CIUZIO v. U.S,
Annotate this Case
416 U.S. 995 (1974)
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U.S. Supreme Court
CIUZIO v. U.S , 416 U.S. 995 (1974)
416 U.S. 995
Eugene Robert CIUZIO
Supreme Court of the United States
May 13, 1974
Rehearing Denied June 17, 1974.
See 417 U.S. 978.
On petition for writ of certiorari to the United States Court of Appeals for the Second Circuit.
The petition for writ of certiorari is denied.
Mr. Justice BRENNAN, with whom Mr. Justice DOUGLAS and Mr. Justice MARSHALL, join, dissenting.
Successive prosecutions of petitioner and one Cioffi
resulted from an alleged agreement to sell an undercover agent $500,000 worth of counterfeit 6-cent stamps and an alleged delivery to the agent of a sample sheet of four hundred of the stamps. The first prosecution was upon a two-count indictment that charged the pair in the first count with having attempted to sell stamps known to be falsely made, forged and counterfeited, in violation of 18 U.S.C. 472, and, in the second count, with conspiracy to violate the same section. The trial on that indictment ended with a directed verdict of acquittal on the first count as to Cioffi, a dismissal of the first count as to petitioner and a mistrial on the second count when the jury could not agree upon a verdict.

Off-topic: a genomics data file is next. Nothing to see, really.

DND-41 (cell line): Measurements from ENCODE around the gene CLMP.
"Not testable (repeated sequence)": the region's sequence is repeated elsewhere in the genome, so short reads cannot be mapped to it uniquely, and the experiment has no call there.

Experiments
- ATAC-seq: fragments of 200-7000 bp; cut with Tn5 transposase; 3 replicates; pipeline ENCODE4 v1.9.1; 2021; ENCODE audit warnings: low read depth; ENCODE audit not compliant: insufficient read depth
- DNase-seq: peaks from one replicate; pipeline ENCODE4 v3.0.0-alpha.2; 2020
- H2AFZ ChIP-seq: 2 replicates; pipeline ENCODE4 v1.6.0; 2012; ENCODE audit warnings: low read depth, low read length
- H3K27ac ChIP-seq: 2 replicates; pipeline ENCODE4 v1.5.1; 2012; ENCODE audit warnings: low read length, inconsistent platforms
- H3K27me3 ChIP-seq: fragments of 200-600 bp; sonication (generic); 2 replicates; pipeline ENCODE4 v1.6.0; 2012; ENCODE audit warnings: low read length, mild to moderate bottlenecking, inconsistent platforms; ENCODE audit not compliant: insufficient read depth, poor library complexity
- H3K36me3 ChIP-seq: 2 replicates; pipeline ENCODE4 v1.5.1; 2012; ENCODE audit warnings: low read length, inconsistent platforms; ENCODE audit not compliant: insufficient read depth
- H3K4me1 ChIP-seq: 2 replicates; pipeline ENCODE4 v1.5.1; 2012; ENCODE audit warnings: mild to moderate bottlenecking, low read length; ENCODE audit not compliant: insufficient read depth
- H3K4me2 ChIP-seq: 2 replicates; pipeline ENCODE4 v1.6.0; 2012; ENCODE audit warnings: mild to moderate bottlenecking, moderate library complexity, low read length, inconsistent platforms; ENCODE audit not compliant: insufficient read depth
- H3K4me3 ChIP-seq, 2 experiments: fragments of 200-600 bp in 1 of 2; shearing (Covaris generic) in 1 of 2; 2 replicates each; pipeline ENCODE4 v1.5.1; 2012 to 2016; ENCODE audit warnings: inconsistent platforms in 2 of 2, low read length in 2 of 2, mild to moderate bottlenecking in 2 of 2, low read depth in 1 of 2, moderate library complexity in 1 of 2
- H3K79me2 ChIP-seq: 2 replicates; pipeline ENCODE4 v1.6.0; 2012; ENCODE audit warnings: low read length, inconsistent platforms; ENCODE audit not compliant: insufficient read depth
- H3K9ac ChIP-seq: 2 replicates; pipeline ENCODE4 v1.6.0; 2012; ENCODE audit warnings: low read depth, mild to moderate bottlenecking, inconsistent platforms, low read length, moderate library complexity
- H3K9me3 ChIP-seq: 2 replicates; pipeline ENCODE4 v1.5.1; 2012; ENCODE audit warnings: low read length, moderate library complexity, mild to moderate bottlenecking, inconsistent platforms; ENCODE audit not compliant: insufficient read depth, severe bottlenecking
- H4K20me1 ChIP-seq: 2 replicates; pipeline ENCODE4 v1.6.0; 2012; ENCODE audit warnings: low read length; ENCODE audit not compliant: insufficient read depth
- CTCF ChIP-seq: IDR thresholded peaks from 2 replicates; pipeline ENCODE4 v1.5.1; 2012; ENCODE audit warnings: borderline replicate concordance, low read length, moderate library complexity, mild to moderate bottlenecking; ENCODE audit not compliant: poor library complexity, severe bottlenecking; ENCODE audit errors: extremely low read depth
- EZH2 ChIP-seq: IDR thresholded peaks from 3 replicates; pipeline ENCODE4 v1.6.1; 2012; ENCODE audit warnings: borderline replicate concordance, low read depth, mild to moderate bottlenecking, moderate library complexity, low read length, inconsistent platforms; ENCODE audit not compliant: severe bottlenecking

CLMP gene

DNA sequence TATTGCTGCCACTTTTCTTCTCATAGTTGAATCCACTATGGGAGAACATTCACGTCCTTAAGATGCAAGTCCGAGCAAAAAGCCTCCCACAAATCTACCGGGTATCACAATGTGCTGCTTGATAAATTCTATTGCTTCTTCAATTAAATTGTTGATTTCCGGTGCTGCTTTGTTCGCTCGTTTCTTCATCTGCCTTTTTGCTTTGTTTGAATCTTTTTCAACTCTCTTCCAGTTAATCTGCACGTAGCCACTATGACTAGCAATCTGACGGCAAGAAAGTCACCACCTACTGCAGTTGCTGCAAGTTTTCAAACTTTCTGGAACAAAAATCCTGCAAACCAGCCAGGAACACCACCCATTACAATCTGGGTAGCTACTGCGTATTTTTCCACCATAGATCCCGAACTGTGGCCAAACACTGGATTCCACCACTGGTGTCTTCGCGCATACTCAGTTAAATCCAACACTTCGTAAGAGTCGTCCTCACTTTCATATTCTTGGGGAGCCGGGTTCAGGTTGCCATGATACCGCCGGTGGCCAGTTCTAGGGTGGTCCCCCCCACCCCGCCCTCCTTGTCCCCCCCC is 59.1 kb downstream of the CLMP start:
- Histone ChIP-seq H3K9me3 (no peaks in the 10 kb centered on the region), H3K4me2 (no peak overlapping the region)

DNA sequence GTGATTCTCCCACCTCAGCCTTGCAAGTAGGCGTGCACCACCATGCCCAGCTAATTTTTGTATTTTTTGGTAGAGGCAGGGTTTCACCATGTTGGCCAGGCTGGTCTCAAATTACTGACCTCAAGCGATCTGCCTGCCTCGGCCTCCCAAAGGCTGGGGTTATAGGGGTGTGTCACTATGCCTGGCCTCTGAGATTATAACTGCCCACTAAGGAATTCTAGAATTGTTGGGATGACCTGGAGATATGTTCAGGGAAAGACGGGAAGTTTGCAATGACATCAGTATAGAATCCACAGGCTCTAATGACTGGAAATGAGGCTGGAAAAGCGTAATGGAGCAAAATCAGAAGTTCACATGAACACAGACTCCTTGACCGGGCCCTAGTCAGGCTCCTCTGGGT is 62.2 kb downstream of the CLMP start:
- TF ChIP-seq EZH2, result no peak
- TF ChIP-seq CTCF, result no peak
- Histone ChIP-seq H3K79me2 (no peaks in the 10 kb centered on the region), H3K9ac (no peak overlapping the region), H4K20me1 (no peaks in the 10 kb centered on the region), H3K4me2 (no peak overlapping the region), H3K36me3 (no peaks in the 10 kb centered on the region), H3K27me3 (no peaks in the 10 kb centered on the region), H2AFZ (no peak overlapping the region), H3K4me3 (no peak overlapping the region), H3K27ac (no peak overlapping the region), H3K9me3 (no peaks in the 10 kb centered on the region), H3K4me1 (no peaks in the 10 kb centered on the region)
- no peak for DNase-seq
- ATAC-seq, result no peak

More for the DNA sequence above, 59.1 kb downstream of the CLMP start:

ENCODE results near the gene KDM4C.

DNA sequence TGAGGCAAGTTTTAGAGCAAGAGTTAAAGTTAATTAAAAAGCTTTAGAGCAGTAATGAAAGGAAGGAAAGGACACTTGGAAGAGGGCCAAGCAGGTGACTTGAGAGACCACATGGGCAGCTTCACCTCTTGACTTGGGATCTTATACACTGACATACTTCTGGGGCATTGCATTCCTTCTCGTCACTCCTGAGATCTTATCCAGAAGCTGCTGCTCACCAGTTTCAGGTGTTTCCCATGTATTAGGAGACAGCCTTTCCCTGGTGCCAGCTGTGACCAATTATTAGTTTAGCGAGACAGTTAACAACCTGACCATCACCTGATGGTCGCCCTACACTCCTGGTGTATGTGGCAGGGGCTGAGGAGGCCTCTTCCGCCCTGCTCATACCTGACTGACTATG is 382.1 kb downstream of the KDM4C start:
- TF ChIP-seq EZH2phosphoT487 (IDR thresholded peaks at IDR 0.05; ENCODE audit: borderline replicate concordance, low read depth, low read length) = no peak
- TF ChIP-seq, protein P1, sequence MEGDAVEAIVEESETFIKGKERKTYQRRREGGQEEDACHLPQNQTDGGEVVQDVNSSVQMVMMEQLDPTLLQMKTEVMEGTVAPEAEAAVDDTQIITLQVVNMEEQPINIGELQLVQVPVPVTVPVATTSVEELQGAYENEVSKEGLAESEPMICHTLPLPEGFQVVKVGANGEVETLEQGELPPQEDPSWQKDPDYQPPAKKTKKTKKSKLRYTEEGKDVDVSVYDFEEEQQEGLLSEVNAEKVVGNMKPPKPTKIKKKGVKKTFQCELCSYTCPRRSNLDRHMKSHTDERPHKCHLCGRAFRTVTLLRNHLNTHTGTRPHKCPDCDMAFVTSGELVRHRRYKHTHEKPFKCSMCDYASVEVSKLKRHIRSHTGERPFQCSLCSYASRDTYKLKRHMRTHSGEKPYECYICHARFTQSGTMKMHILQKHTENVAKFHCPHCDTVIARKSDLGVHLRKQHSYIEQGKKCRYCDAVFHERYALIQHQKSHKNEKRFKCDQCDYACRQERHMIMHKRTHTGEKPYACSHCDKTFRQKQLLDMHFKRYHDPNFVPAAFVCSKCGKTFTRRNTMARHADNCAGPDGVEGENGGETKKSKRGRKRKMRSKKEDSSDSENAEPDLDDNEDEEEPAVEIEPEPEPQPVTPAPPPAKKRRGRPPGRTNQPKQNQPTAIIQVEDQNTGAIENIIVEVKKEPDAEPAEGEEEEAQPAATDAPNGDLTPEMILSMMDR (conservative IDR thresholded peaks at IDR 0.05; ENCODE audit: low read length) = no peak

Instead of proceeding to a retrial on the second count, the Government abandoned its efforts under 472 and procured a second indictment under 18 U.S.C. 501 based upon the very same course of conduct. The second indictment was also a two-count indictment, the first count charging that the pair 'knowingly did possess with intent to use and sell, approximately four hundred forged and counterfeited postage stamps . . .,' in violation of 501, and count 2 charging conspiracy to violate that section. The overt acts alleged were the same as in the first indictment and the evidence at the trials was much the same.
Petitioner and Cioffi unsuccessfully claimed that, since the second prosecution grew out of the same transaction, the Double Jeopardy Clause of the Fifth Amendment barred the second prosecution. In my view the rejection of this claim was error. I adhere to the position that the Double Jeopardy Clause requires the prosecution, except in most limited circumstances not present here, 'to join at one trial all the charges against a defendant that grow out of a single criminal act, occurrence, episode or transaction.' Ashe v. Swenson, 397 U.S. 436, [416 U.S. 995 , 997]